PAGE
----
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What’s the difference between khakis and chinos?

The question

What's the difference between khakis and chinos?

The answer

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Khaki is a colour; chino is a fabric (a sturdy cotton). So chinos may be of any colour, including khaki.

Indeed, I like to say that they should be of any colour but khaki, just because I find khaki a little dull. Since its first use in clothing, khaki (from Urdu and Hindustani meaning "dust-coloured") has served as military wear. Its main purpose is camouflage in dusty countries. It was for decades referred to in armies as drab – drab as a noun not as an adjective, but let's face it, it's drab. Do you want to be camouflaged?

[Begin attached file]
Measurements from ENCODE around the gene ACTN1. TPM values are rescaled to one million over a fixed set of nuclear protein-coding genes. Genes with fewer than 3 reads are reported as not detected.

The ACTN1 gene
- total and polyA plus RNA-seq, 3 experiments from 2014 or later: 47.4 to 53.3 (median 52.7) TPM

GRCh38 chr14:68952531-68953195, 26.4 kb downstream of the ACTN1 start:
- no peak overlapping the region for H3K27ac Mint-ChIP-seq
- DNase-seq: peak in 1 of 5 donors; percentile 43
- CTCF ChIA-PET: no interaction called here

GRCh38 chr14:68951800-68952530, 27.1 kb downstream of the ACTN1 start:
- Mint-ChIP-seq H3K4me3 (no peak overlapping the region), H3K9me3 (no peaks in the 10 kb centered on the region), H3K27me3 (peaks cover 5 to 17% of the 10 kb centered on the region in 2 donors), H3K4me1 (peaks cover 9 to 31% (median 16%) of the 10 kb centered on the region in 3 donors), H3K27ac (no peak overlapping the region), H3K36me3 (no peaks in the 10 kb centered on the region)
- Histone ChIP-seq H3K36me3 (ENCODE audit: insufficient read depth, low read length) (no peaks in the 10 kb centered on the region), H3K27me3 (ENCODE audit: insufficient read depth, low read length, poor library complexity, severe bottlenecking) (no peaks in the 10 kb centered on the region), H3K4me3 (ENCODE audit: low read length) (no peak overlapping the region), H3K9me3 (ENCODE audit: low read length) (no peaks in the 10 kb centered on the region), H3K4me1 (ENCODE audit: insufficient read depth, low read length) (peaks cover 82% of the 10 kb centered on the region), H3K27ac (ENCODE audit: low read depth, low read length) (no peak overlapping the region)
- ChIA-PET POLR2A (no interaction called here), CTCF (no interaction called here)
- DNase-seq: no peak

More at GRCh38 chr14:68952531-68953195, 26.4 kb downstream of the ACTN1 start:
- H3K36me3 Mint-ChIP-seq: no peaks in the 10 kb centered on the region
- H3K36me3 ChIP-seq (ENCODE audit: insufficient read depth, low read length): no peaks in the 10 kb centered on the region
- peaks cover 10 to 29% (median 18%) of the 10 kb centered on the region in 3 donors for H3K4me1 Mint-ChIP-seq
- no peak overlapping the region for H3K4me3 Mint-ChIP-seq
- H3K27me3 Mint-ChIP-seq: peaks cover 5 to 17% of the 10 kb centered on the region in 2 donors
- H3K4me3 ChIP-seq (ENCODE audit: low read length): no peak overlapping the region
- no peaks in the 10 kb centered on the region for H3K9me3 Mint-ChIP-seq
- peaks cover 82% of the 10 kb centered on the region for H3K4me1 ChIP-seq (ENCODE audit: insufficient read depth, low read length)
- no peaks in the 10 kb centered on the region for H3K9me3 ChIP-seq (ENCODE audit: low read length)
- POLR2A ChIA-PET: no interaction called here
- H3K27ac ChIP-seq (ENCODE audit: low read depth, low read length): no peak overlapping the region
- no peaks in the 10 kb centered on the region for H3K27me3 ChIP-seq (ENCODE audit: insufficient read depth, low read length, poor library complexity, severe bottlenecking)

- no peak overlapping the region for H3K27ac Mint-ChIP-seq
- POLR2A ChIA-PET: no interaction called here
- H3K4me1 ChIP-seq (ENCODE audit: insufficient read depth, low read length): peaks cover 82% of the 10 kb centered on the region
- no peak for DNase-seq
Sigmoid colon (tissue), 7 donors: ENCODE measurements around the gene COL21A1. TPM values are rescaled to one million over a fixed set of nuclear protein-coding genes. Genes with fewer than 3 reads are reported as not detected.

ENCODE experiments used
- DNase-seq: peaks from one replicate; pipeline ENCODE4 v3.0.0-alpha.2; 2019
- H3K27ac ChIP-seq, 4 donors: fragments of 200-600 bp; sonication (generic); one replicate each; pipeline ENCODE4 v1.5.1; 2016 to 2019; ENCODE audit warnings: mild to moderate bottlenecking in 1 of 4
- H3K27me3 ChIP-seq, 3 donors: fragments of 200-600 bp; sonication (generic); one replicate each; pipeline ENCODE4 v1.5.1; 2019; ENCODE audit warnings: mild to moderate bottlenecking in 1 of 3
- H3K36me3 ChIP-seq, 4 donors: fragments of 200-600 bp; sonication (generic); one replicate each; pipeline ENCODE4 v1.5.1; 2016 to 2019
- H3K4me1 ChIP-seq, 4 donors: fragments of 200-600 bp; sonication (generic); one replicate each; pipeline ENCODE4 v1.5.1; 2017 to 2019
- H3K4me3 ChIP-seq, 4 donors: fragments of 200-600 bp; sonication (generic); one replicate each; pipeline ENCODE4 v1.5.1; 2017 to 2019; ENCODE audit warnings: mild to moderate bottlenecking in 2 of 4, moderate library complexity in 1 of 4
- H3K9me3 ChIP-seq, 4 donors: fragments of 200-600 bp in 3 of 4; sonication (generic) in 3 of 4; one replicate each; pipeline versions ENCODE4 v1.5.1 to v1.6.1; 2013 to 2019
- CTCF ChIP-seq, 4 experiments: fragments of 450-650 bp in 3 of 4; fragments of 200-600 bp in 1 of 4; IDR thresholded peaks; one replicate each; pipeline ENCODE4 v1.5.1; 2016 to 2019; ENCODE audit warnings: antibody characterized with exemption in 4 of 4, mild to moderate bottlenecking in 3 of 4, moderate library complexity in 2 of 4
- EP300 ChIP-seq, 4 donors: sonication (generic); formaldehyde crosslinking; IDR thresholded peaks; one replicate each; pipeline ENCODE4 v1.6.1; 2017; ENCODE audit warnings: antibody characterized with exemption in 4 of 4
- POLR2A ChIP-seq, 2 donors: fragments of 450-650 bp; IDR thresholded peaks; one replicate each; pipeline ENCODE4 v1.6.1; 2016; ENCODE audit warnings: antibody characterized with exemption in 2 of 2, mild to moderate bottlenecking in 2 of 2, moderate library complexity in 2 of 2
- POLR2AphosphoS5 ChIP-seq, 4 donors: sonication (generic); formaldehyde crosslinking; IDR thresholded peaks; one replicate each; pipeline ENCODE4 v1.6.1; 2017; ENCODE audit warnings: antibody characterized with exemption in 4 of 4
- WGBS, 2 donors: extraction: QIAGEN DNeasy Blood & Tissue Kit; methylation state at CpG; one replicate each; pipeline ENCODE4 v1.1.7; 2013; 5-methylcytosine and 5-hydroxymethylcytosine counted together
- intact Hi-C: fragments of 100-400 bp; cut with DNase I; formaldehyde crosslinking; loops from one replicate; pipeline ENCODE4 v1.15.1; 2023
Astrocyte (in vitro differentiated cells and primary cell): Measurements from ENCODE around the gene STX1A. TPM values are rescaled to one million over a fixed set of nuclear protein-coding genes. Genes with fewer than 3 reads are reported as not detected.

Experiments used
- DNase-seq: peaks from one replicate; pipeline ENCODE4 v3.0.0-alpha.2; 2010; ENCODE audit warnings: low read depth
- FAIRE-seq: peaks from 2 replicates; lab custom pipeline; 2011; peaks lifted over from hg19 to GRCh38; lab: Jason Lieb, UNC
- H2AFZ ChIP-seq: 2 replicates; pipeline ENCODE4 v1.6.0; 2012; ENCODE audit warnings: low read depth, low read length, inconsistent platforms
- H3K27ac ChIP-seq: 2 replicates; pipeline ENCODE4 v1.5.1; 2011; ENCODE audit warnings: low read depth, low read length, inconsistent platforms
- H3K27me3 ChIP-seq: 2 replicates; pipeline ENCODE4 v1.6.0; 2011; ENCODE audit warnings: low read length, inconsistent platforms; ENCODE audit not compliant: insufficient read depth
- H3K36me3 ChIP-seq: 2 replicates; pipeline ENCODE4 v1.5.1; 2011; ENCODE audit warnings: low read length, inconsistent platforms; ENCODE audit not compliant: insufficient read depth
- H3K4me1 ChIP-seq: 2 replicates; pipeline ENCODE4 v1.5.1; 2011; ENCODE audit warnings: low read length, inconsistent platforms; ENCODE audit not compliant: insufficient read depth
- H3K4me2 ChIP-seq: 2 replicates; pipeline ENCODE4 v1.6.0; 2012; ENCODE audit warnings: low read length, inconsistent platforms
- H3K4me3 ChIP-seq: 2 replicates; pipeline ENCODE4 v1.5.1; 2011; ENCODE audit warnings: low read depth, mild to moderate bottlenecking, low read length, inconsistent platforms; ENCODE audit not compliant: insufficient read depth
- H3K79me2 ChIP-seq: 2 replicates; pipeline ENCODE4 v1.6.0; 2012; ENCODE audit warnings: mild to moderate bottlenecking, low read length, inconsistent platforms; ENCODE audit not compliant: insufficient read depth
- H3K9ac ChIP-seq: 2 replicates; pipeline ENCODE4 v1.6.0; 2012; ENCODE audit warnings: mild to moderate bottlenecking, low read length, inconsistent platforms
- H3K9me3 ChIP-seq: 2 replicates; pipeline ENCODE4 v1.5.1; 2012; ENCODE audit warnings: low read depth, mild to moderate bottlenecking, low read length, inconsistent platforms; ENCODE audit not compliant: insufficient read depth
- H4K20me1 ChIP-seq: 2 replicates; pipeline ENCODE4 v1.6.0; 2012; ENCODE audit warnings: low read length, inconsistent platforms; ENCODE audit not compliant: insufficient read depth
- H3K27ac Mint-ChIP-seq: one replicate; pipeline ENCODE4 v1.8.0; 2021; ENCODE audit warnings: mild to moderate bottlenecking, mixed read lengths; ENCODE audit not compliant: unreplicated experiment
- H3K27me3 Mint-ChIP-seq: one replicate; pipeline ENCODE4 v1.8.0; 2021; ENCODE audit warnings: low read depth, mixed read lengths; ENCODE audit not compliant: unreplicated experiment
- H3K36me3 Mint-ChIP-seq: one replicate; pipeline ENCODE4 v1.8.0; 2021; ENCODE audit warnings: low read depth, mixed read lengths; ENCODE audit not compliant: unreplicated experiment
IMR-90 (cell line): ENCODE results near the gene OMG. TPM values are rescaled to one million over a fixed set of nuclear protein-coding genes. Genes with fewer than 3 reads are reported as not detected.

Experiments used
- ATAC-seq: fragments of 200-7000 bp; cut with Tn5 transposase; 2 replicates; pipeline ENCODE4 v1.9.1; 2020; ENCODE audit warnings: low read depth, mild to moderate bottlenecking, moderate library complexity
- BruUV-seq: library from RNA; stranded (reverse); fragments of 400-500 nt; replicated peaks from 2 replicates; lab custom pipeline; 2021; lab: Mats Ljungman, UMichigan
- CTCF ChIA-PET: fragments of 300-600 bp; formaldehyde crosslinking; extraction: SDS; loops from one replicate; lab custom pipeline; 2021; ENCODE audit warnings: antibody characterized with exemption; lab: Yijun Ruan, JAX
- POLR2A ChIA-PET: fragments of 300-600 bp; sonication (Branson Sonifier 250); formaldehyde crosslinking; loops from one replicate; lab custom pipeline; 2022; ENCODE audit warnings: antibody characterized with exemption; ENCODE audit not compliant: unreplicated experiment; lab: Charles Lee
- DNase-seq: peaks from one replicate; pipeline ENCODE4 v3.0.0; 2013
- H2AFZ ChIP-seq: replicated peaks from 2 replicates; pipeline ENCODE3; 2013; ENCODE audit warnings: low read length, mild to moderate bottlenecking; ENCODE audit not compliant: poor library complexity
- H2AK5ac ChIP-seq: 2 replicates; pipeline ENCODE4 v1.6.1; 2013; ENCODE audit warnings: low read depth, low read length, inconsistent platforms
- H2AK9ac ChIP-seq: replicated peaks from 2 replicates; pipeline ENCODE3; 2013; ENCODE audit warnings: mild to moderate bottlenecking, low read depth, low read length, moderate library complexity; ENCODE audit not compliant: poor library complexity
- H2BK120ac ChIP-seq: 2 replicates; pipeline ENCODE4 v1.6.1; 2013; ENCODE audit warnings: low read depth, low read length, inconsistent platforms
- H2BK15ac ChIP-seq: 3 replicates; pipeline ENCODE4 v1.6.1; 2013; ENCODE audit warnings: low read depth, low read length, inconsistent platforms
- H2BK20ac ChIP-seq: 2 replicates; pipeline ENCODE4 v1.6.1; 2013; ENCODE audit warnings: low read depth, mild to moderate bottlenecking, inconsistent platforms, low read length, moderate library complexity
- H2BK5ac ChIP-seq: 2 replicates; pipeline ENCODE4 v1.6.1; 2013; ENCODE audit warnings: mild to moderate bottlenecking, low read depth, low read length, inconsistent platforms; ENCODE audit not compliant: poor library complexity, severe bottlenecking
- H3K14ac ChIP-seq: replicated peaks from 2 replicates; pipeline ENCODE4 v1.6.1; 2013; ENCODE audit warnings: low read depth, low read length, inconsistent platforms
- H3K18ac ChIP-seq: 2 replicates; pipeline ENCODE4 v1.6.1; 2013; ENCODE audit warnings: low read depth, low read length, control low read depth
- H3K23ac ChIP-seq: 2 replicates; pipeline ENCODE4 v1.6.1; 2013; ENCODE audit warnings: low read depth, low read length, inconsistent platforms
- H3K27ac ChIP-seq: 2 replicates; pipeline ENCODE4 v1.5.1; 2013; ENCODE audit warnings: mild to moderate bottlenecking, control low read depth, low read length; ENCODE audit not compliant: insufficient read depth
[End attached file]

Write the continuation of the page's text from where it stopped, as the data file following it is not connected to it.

Now, what is chino? You identify cotton chino by its weave: This kind of weave is called a twill; it has a pattern of diagonal parallel ribs. Denim is also a twill weave.

Don't be afraid of brightly coloured chinos in summer – red and blue are particularly trendy these days. But yellow chinos with a navy blazer (and leather shoes and no socks) would be fantastic and show that you were in the Advanced Class.

One word of warning about pastel colours though: Wear only one pastel item at a time. Combine pastels with dark colours and with white. Yellow pants and a pink shirt will make you look like an ice cream cone.

Novelist Russell Smith's memoir, Blindsided, is available as a Kobo e-book. Have a style question? E-mail style@globeandmail.com.

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